Going out to meet my Muse for tea and conversation

I’m working on a short story with the suggestive title of “Big Johnson” that I’ve had in my head for many months. While it deploys as much sexual innuendo as I can muster, it’s not really a naughty story. In fact, it’s a highly localized bit of social satire, and it will really only make sense to readers in my community. Nonetheless, I know the perfect magazine for it, and that publication had accepted one of my stories before, responding enthusiastically in about two hours to my submission. So I am hopeful.

As I said, the story has been in my head for many months. I had the glimmer of the idea, and I had a bevy of characters I could recycle from a fizzled novel attempt. The use of sexual metaphor suggested itself almost instantly. And its theme is something I’ve reflected on since I moved to this community nearly twenty-five years ago. What I didn’t have was an ending.

And so I didn’t start writing it. I made notes: a bit of dialogue, suggestive euphemisms, ideas for characterizations, some technical facts about the place involved, that sort of thing. But I waited for my Muse to visit me with the revelation of how to wrap up my clever idea. And I waited. Much of this time was devoted to the rewrites for The Sleep of Reason, but now that that is sufficiently finished (and, mirabile dictu, it’s been submitted to some agents), my creative self has been asking for more work to do.

Thus last weekend I began work on the part of the story I did have: the beginning. The work is going extremely well. I’m having a lot of fun playing with these characters, which I will ridicule mercilessly in my story, and with each pass through the words I seem to find yet another innuendo I can slip in. But my point is that rather than wait for the story to come to me, I am out in pursuit of the story. I’m writing to see how I can develop it, where it will lead. I suspect that I’m going to find my Muse sooner if I go out searching for her rather than wait for her to come to me.

I have mixed feelings about this. Certainly many of my fiction efforts have languished because I waited to be “inspired.” Yet if they remained unfinished, it was because I didn’t have the whole story. Conversely, I have a truckload of stories that are just no good because I kept writing even though I didn’t have sufficient material. So I’m not sure how well it will work for me to write the story that I don’t have wholly in my head.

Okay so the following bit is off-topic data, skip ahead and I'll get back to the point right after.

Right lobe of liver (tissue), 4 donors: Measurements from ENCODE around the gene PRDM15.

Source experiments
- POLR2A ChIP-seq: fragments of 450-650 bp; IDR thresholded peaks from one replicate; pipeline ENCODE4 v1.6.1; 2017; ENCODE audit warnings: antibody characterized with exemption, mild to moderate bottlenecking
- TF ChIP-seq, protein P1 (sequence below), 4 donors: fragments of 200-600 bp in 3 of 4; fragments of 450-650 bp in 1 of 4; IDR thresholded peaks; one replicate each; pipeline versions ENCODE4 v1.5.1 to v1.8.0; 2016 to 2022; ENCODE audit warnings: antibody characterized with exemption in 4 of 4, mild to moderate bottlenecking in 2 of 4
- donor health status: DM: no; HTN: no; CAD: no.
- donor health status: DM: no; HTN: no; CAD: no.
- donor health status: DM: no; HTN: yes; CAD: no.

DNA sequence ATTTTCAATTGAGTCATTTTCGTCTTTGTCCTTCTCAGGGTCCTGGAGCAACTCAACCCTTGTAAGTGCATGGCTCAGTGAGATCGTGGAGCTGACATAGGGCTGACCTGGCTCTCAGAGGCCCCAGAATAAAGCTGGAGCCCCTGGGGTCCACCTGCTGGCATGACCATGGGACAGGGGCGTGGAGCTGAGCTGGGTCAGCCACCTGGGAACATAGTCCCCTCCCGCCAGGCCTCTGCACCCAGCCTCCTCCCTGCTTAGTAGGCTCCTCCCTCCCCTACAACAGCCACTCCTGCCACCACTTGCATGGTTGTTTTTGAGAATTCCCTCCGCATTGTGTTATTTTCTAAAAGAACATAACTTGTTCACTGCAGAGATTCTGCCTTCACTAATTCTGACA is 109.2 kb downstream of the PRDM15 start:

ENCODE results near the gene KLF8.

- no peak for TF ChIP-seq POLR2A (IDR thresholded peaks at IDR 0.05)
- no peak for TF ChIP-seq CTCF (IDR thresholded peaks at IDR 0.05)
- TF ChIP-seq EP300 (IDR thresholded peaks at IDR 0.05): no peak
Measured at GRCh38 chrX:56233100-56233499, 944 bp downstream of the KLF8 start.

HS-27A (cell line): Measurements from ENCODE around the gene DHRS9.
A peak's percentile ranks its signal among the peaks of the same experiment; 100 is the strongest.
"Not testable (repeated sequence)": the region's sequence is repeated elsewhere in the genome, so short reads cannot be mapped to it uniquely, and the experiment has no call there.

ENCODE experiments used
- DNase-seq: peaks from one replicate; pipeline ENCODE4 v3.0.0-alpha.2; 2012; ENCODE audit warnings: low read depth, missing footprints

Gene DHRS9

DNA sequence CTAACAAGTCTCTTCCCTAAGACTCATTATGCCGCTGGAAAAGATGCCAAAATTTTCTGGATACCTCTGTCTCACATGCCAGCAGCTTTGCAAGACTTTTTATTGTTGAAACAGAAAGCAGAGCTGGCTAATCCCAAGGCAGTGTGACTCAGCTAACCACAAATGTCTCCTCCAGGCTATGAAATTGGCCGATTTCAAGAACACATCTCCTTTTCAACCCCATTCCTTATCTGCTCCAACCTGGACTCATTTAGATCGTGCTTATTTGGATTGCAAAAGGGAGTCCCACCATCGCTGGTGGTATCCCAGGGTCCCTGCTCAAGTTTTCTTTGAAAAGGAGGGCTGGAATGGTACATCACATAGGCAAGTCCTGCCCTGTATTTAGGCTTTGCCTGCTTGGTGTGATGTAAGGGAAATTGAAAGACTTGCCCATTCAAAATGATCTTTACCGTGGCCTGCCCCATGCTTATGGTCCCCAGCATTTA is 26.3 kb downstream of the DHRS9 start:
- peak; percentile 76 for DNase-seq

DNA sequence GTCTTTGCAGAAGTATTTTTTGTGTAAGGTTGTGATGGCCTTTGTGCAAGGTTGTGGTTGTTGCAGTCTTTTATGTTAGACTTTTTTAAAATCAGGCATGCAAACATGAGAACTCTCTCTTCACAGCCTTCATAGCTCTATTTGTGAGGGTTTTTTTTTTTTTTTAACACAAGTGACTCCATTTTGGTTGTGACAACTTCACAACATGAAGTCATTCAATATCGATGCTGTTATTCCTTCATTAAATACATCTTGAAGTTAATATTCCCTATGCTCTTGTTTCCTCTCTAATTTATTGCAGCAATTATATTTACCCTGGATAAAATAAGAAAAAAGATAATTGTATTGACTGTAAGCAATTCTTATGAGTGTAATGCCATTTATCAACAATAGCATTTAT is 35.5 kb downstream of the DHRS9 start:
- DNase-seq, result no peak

I’m reading a collection of short stories that I don’t much like. (Tell me, is it proper in British English to use the word “alright”? I’ve seen it a number of times in this collection, and I don’t think an American editor would allow it to remain. Maybe British English is different?) Anyway, these stories don’t seem to have much of a plot. There are events that unfold and come to a conclusion, but they don’t seem integral to the story. They seem more like a mere framework on which to hang the woes and musings of the hard-luck characters. Is this where short story writing is going?

So with my “Big Johnson” story I do have a sort of tortured conversation that will come to a conclusion, and maybe that’s all the framework I need to play around with my characters. The sexual metaphor suggests another way to “complete” the story, and maybe I’ll see if that is “satisfying.”

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One Comment on “Going out to meet my Muse for tea and conversation”


  1. No! ‘Alright’ is NOT all right in the UK, though it is gaining ground because of inferior teaching in our state schools.

    In England, people suggest that it’s acceptable in America…


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